Many times, when I engage with an owner or CEO of an organization that is contemplating making changes in their culture, one of the things that they ask me is, do we need to have an offsite? Do we need to conduct a culture audit? And do a variety of activities to understand what our culture is today and what it is we want to create tomorrow. The answer sometimes may be yes.

But, even more often, the answer is sitting with that leadership team and taking a look at and just frankly observing how that leadership team is interacting in a regular Monday morning meeting, as an example. And what I often find is that there are one or two people that are behaving in a way that is unhelpful to the overall group getting to an answer. Usually, the CEO or the owner leads that and, in more cases than not, that leader or owner is allowing that behavior to endure. They are rewarding it tacitly by not saying anything about it and not having the straight talk conversation they may need to have with the overall team or with an individual to say, “You know what? There’s an opportunity here for us to more respectfully engage with one another, to create safety in the room, for everyone to speak their mind and do so in a respectful way but also in a way that allows divergent opinions to come out and us to come up with a better answer.”

It doesn’t necessarily require an offsite. Often it’s a matter of setting a standard and setting ground rules for the meetings that we are going to respect one another. We’re going to use straight talk. We’re going to engage and talk about things that previously have been undiscussable. All of that is made up. All of that is invented by us. The notion that something’s undiscussable is only true because we think it’s undiscussable.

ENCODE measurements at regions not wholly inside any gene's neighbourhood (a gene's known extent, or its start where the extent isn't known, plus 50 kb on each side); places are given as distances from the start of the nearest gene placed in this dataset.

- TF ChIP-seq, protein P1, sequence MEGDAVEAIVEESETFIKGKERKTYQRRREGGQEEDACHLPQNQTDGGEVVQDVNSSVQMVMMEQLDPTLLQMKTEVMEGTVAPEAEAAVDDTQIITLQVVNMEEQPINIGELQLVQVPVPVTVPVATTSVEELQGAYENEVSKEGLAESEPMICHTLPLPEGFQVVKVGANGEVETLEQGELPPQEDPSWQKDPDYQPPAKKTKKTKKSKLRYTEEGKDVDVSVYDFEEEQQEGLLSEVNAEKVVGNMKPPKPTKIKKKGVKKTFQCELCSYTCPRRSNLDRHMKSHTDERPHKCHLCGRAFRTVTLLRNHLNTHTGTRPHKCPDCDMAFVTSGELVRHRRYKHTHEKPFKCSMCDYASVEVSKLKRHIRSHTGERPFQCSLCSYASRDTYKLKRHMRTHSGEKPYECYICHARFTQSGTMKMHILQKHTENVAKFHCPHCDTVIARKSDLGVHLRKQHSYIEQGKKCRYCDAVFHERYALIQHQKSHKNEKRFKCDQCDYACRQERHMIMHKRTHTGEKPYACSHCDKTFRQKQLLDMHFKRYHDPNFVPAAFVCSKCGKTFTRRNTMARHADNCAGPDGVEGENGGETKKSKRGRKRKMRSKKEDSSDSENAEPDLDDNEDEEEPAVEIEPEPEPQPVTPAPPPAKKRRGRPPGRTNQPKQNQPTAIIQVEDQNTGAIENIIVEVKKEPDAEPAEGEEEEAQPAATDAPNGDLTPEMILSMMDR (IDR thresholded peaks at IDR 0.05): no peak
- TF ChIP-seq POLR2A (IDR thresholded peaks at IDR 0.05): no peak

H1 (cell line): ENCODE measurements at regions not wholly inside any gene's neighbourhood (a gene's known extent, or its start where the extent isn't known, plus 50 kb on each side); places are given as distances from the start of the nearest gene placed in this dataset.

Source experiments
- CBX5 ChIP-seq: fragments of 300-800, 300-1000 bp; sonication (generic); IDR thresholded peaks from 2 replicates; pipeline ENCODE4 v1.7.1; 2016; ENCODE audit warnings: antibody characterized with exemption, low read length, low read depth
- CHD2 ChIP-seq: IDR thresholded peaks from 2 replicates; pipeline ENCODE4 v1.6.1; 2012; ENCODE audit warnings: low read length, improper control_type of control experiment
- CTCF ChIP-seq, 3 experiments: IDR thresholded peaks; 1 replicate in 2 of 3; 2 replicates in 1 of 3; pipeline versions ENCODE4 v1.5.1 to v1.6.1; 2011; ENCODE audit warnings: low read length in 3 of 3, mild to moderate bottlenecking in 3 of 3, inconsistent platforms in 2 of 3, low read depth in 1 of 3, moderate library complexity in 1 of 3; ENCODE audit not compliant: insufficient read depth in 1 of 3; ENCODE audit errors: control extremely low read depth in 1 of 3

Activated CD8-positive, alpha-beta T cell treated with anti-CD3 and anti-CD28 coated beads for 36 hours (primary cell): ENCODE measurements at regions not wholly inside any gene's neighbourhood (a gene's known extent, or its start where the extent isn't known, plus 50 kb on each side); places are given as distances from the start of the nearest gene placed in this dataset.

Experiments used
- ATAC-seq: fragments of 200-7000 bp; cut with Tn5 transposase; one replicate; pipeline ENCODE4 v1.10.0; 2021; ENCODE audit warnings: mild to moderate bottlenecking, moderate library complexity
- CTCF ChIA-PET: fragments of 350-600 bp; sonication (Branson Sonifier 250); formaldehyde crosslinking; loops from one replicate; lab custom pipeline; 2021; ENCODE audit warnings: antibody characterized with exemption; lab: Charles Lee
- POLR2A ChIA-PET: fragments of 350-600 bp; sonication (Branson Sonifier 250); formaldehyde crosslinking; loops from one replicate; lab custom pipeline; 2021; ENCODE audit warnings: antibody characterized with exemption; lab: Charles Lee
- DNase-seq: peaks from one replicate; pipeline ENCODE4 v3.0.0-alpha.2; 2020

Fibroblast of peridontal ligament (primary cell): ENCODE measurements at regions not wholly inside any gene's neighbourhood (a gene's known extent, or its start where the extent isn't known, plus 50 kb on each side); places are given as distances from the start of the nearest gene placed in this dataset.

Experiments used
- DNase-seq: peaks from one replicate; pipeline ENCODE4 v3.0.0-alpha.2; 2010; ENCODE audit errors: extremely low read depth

That seems a little bit over-simplistic, but the reality is that it happens every single day in our organizations. We know there’s an elephant in the room. It’s standing in the middle of the table. It’s a topic that has just been off-limits. It is Area 51. And we cannot get into it without people being concerned and fearful.

A lot of times the experience isn’t even real. It comes down from a past story, the tribal knowledge that preceded us even being in our positions. And it has the power, because of the culture, because of the stories, because of all the things that ghost stories evoke in us as individuals, of keeping us from actually having the conversations that we need to have.

So, one of the things that I do when I go into an organization is to watch, observe, and then have the straight talk discussion with the owner, the CEO, or whomever the client is, about simple things that can be done in changing our dialogue and changing what we talk about vs. what we don’t talk about and making the undiscussable…discussable. By doing that one thing, 90% of the issues go away, and people can go and solve their problems on their own without going into a long, extended discussion and debate about what’s wrong in our organization and what we need to change.

By stopping, being present, and listening to what’s going on and recognizing, and frankly just admitting, that we’re not talking about the things that we should as a leadership team is a great first step that often ends up with a solution that we can all live with. It often ends up with our culture being improved. It often ends up with our leadership team being stronger and having much more effective meetings than we ever had before.

And it can be done in, literally, the snap of a finger if we decide that that’s what we want to do.